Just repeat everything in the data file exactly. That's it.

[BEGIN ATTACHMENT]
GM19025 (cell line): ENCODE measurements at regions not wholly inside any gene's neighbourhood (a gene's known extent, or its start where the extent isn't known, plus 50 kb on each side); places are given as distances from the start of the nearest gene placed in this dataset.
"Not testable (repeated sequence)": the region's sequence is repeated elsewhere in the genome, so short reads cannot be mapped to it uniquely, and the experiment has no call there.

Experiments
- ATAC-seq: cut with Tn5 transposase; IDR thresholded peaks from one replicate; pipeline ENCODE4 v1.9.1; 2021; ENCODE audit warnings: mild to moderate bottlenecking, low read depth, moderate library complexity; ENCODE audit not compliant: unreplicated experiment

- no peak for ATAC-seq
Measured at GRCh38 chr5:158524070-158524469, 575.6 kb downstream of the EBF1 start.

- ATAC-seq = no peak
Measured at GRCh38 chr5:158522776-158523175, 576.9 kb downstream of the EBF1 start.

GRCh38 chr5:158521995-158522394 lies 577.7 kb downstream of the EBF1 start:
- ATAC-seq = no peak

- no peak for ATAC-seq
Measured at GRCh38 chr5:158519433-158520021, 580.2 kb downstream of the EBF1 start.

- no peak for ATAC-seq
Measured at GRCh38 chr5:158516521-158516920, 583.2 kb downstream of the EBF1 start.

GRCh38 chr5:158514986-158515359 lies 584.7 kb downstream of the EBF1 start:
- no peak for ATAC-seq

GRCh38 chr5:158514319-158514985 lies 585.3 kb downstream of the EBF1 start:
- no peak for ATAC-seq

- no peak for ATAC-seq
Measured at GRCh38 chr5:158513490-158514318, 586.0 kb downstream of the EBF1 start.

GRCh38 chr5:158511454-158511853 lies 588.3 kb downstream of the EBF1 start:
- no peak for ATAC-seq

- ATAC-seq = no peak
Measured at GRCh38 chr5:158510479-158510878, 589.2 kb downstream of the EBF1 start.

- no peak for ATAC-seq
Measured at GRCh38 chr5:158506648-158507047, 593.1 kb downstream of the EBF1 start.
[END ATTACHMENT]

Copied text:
GM19025 (cell line): ENCODE measurements at regions not wholly inside any gene's neighbourhood (a gene's known extent, or its start where the extent isn't known, plus 50 kb on each side); places are given as distances from the start of the nearest gene placed in this dataset.
"Not testable (repeated sequence)": the region's sequence is repeated elsewhere in the genome, so short reads cannot be mapped to it uniquely, and the experiment has no call there.

Experiments
- ATAC-seq: cut with Tn5 transposase; IDR thresholded peaks from one replicate; pipeline ENCODE4 v1.9.1; 2021; ENCODE audit warnings: mild to moderate bottlenecking, low read depth, moderate library complexity; ENCODE audit not compliant: unreplicated experiment

- no peak for ATAC-seq
Measured at GRCh38 chr5:158524070-158524469, 575.6 kb downstream of the EBF1 start.

- ATAC-seq = no peak
Measured at GRCh38 chr5:158522776-158523175, 576.9 kb downstream of the EBF1 start.

GRCh38 chr5:158521995-158522394 lies 577.7 kb downstream of the EBF1 start:
- ATAC-seq = no peak

- no peak for ATAC-seq
Measured at GRCh38 chr5:158519433-158520021, 580.2 kb downstream of the EBF1 start.

- no peak for ATAC-seq
Measured at GRCh38 chr5:158516521-158516920, 583.2 kb downstream of the EBF1 start.

GRCh38 chr5:158514986-158515359 lies 584.7 kb downstream of the EBF1 start:
- no peak for ATAC-seq

GRCh38 chr5:158514319-158514985 lies 585.3 kb downstream of the EBF1 start:
- no peak for ATAC-seq

- no peak for ATAC-seq
Measured at GRCh38 chr5:158513490-158514318, 586.0 kb downstream of the EBF1 start.

GRCh38 chr5:158511454-158511853 lies 588.3 kb downstream of the EBF1 start:
- no peak for ATAC-seq

- ATAC-seq = no peak
Measured at GRCh38 chr5:158510479-158510878, 589.2 kb downstream of the EBF1 start.

- no peak for ATAC-seq
Measured at GRCh38 chr5:158506648-158507047, 593.1 kb downstream of the EBF1 start.